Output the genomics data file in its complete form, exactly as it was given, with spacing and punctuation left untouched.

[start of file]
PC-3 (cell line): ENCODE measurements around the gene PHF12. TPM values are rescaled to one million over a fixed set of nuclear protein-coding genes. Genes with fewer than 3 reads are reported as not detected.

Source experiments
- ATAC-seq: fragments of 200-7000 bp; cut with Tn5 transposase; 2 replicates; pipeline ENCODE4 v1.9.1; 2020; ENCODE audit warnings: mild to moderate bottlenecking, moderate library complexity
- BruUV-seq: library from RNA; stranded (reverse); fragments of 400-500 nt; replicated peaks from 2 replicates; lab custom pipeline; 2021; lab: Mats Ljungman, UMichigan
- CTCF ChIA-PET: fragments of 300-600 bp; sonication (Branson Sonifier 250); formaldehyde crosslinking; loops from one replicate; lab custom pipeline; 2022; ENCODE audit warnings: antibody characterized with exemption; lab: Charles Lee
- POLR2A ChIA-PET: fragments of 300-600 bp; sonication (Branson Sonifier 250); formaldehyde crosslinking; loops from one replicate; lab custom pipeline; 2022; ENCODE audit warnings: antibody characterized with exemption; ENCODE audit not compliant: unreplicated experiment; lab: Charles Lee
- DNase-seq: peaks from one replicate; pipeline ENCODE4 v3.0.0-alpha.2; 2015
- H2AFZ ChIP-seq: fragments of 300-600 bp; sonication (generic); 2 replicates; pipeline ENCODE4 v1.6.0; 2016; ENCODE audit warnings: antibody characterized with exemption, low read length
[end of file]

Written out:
PC-3 (cell line): ENCODE measurements around the gene PHF12. TPM values are rescaled to one million over a fixed set of nuclear protein-coding genes. Genes with fewer than 3 reads are reported as not detected.

Source experiments
- ATAC-seq: fragments of 200-7000 bp; cut with Tn5 transposase; 2 replicates; pipeline ENCODE4 v1.9.1; 2020; ENCODE audit warnings: mild to moderate bottlenecking, moderate library complexity
- BruUV-seq: library from RNA; stranded (reverse); fragments of 400-500 nt; replicated peaks from 2 replicates; lab custom pipeline; 2021; lab: Mats Ljungman, UMichigan
- CTCF ChIA-PET: fragments of 300-600 bp; sonication (Branson Sonifier 250); formaldehyde crosslinking; loops from one replicate; lab custom pipeline; 2022; ENCODE audit warnings: antibody characterized with exemption; lab: Charles Lee
- POLR2A ChIA-PET: fragments of 300-600 bp; sonication (Branson Sonifier 250); formaldehyde crosslinking; loops from one replicate; lab custom pipeline; 2022; ENCODE audit warnings: antibody characterized with exemption; ENCODE audit not compliant: unreplicated experiment; lab: Charles Lee
- DNase-seq: peaks from one replicate; pipeline ENCODE4 v3.0.0-alpha.2; 2015
- H2AFZ ChIP-seq: fragments of 300-600 bp; sonication (generic); 2 replicates; pipeline ENCODE4 v1.6.0; 2016; ENCODE audit warnings: antibody characterized with exemption, low read length